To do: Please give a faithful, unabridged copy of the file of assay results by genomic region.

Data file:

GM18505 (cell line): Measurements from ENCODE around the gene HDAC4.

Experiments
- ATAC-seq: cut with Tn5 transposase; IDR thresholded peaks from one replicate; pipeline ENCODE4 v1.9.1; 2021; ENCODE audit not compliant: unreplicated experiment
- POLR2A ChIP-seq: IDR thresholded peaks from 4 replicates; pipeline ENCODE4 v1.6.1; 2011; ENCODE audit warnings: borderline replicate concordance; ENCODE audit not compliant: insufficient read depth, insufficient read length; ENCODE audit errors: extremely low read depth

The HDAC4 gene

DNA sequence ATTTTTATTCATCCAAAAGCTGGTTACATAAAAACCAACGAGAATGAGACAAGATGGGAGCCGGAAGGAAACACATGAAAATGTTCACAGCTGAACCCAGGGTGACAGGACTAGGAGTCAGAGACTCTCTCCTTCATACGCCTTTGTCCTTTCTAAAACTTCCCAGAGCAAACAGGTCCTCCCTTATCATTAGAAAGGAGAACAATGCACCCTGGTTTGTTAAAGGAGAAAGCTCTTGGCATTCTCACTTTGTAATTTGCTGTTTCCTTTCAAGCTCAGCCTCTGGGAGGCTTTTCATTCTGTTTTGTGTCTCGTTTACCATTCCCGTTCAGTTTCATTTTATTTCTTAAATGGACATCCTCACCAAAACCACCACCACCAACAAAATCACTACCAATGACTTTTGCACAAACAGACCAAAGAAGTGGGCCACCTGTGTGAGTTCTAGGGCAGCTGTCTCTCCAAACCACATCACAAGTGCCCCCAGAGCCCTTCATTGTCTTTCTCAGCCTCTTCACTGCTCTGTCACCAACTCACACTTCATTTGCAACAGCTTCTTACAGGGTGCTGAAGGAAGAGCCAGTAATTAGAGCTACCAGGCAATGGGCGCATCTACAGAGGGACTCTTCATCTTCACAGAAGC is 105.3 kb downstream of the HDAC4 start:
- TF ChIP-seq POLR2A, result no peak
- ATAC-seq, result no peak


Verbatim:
GM18505 (cell line): Measurements from ENCODE around the gene HDAC4.

Experiments
- ATAC-seq: cut with Tn5 transposase; IDR thresholded peaks from one replicate; pipeline ENCODE4 v1.9.1; 2021; ENCODE audit not compliant: unreplicated experiment
- POLR2A ChIP-seq: IDR thresholded peaks from 4 replicates; pipeline ENCODE4 v1.6.1; 2011; ENCODE audit warnings: borderline replicate concordance; ENCODE audit not compliant: insufficient read depth, insufficient read length; ENCODE audit errors: extremely low read depth

The HDAC4 gene

DNA sequence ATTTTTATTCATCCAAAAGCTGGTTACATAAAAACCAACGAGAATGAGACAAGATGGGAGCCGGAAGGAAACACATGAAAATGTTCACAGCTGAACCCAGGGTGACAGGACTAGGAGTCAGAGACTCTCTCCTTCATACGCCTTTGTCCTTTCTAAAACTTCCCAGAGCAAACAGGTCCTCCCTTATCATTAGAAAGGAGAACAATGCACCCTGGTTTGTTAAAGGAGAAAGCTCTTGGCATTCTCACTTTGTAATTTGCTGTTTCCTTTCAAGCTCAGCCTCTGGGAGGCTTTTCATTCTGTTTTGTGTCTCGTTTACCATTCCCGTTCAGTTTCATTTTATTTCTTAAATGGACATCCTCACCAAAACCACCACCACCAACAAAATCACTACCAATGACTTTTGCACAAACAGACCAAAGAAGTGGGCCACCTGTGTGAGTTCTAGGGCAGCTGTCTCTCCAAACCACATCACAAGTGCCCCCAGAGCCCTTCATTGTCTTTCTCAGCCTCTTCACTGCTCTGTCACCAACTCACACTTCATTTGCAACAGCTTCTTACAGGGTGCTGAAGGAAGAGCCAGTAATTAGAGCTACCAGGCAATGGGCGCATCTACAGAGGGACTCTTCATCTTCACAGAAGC is 105.3 kb downstream of the HDAC4 start:
- TF ChIP-seq POLR2A, result no peak
- ATAC-seq, result no peak